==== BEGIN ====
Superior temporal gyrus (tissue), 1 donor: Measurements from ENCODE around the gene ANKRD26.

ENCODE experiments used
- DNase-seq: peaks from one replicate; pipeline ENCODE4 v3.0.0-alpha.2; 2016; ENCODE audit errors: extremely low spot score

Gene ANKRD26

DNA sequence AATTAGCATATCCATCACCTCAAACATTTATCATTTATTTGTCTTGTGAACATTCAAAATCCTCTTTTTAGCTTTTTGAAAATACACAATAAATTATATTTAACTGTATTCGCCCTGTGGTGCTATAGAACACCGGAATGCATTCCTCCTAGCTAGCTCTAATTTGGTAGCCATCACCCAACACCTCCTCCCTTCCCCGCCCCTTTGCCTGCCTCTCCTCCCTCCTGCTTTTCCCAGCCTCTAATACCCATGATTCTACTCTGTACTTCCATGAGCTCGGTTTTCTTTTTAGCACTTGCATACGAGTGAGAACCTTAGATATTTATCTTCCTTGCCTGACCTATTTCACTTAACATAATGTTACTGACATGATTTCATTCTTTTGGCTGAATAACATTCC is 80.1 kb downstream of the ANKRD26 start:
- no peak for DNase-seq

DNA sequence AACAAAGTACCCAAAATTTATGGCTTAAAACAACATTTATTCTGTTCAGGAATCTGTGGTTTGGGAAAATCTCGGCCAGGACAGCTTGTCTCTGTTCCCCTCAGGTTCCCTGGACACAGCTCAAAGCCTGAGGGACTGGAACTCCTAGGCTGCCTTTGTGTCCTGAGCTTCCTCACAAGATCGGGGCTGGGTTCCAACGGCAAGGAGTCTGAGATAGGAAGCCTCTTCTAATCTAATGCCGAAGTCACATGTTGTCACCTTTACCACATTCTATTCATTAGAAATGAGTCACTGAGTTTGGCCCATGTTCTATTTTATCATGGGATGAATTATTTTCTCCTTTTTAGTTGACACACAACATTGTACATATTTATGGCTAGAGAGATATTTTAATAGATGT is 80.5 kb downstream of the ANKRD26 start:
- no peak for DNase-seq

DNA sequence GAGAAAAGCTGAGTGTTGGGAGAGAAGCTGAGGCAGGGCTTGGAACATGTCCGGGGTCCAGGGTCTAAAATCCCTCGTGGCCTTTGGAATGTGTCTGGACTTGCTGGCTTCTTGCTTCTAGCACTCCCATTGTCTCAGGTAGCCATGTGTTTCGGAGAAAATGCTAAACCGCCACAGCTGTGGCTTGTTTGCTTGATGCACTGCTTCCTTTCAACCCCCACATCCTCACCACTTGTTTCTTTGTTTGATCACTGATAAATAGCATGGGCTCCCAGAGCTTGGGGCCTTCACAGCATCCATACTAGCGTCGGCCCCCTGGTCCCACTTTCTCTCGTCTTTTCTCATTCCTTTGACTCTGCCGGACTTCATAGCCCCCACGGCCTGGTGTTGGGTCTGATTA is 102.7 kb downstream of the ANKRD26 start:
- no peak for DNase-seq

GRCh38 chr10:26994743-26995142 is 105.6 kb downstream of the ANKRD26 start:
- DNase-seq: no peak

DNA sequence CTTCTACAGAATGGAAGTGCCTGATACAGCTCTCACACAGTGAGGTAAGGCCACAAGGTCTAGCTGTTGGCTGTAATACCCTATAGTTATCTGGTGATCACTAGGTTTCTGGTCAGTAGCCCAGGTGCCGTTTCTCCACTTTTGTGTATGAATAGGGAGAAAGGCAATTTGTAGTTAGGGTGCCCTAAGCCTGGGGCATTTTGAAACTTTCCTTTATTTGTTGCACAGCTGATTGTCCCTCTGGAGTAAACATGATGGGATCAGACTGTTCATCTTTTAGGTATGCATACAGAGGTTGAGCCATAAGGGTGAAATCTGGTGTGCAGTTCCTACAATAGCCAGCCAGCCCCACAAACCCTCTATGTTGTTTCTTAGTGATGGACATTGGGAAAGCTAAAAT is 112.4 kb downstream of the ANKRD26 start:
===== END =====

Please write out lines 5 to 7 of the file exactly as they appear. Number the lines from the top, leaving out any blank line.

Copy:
DNA sequence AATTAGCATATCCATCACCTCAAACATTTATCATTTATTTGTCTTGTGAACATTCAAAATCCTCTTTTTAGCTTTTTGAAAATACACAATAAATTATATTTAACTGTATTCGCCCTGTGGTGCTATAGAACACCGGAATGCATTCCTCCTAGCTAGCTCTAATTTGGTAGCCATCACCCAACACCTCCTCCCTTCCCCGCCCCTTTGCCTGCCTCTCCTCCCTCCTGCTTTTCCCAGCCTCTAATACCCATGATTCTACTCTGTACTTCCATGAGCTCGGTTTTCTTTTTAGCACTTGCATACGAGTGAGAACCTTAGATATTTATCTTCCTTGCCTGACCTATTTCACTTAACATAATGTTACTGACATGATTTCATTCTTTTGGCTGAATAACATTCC is 80.1 kb downstream of the ANKRD26 start:
- no peak for DNase-seq

DNA sequence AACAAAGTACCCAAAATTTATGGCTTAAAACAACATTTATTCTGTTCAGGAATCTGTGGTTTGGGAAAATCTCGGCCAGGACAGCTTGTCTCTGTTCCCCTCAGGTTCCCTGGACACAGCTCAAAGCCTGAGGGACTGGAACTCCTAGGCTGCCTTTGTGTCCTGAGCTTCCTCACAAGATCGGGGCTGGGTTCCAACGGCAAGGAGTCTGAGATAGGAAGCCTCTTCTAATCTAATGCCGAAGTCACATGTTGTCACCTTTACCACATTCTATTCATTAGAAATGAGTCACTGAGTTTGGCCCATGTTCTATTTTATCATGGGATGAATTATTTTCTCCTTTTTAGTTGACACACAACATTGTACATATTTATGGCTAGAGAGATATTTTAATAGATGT is 80.5 kb downstream of the ANKRD26 start: